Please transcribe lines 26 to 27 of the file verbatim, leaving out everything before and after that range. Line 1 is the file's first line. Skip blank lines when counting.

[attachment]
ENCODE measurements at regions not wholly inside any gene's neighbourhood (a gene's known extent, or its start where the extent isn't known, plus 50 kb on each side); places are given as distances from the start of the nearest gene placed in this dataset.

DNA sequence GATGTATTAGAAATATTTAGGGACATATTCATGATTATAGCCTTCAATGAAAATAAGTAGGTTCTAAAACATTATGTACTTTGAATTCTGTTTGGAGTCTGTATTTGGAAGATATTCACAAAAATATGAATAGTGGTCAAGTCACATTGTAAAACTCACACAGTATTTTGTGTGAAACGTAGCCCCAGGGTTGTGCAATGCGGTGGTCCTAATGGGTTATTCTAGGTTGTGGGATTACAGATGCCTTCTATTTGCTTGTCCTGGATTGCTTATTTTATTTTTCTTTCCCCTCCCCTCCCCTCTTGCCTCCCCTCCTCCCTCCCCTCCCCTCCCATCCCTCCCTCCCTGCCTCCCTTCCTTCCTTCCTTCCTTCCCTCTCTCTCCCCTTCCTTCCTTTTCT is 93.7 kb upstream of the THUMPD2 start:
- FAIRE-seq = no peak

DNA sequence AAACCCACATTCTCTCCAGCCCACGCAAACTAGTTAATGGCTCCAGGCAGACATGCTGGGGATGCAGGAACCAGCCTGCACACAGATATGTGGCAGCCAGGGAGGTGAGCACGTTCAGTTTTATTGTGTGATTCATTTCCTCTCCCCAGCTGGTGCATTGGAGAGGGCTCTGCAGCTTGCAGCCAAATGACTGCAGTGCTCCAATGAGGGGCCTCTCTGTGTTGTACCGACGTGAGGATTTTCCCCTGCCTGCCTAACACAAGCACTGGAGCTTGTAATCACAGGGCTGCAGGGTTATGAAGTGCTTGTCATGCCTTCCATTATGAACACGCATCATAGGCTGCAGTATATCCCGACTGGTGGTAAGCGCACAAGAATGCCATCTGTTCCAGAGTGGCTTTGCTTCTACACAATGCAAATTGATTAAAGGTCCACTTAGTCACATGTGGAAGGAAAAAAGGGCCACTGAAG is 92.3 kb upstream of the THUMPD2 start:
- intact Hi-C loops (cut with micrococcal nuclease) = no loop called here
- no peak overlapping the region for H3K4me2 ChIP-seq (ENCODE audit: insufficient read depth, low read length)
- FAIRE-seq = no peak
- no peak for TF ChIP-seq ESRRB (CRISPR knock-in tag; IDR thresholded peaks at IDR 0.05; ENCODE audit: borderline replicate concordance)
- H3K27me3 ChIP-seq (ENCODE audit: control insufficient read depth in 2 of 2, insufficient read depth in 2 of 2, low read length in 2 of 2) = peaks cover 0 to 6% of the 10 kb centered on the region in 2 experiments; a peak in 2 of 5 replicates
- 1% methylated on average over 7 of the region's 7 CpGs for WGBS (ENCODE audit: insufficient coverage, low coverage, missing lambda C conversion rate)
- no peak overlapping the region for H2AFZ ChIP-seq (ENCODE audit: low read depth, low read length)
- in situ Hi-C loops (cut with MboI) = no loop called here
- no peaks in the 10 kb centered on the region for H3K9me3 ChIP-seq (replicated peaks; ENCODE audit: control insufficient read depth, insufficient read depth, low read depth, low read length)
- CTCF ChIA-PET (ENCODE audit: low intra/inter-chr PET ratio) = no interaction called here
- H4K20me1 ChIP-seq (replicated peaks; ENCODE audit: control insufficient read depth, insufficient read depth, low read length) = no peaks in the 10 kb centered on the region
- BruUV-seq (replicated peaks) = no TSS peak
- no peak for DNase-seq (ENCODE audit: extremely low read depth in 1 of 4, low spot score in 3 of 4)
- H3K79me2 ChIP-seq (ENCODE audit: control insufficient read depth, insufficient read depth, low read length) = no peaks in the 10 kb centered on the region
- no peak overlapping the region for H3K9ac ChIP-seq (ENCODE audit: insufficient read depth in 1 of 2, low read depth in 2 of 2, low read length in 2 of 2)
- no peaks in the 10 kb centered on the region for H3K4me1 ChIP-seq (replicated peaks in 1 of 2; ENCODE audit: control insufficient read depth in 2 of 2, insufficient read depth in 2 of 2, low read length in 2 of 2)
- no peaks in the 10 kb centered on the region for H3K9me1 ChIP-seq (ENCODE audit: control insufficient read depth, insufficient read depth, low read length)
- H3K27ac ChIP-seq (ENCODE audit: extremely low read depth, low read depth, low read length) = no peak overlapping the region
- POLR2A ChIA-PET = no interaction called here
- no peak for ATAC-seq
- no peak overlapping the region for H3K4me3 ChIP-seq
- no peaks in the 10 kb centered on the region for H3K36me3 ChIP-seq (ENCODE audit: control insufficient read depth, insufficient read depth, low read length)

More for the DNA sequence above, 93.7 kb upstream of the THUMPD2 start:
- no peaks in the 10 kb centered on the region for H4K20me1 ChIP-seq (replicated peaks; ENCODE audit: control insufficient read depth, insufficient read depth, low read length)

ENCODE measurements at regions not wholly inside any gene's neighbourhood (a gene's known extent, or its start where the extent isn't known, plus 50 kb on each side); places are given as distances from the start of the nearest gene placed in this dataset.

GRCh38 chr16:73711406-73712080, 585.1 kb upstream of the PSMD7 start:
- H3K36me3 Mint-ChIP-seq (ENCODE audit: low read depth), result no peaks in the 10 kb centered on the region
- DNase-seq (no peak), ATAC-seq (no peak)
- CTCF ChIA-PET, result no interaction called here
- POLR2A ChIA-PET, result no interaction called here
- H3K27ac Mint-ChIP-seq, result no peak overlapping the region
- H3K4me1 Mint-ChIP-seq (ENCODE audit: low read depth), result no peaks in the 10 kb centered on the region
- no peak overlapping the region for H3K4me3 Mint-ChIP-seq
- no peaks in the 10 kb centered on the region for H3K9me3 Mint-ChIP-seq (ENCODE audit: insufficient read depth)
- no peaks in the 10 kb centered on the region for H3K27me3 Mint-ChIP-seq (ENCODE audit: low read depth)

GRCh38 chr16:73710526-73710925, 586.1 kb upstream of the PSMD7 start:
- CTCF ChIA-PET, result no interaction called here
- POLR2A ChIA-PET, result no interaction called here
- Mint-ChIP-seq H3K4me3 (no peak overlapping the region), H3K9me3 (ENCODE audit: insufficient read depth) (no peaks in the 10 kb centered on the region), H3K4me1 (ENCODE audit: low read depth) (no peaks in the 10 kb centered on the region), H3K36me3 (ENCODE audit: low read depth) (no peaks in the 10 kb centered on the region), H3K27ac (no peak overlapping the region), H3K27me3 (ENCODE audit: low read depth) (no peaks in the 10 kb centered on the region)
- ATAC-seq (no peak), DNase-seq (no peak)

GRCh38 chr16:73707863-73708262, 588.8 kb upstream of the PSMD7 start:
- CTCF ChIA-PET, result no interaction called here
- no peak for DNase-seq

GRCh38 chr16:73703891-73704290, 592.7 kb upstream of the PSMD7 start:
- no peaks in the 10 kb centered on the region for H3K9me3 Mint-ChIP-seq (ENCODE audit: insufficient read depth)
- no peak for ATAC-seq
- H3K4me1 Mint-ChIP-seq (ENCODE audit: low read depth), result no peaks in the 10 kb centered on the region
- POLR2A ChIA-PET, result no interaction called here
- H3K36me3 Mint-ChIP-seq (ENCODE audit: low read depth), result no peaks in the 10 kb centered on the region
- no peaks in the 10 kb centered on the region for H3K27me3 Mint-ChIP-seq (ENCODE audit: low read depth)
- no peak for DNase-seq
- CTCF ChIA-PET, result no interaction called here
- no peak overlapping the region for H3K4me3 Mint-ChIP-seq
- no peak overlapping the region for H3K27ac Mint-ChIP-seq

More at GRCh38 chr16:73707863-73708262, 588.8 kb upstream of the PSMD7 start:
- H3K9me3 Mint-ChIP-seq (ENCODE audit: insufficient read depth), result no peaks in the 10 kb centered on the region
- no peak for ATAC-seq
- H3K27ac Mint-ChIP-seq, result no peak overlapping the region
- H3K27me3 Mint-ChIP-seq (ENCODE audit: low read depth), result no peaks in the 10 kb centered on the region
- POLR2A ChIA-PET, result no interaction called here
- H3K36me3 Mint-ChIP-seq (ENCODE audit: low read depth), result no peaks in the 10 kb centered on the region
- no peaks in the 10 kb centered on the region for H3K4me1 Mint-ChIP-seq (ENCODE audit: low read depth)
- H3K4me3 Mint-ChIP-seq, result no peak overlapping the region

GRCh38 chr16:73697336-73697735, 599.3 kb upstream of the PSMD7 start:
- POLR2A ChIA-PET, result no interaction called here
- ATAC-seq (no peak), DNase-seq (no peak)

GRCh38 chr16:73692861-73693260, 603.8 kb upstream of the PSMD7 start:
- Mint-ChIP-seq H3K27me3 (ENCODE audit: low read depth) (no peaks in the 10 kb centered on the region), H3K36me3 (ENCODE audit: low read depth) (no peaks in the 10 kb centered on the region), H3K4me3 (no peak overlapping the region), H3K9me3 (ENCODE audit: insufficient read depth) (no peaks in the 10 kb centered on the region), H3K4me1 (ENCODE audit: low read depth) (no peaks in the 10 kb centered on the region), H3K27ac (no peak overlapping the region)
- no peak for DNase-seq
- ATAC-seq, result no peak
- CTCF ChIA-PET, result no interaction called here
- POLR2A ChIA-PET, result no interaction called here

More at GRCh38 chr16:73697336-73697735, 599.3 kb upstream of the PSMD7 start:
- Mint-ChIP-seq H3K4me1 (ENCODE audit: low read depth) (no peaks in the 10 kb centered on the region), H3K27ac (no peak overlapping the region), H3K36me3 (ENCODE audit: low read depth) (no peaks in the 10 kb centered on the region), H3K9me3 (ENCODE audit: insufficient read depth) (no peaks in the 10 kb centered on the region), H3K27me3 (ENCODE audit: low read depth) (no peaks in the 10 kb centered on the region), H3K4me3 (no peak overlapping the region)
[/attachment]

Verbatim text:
- no peaks in the 10 kb centered on the region for H3K36me3 ChIP-seq (ENCODE audit: control insufficient read depth, insufficient read depth, low read length)

More for the DNA sequence above, 93.7 kb upstream of the THUMPD2 start: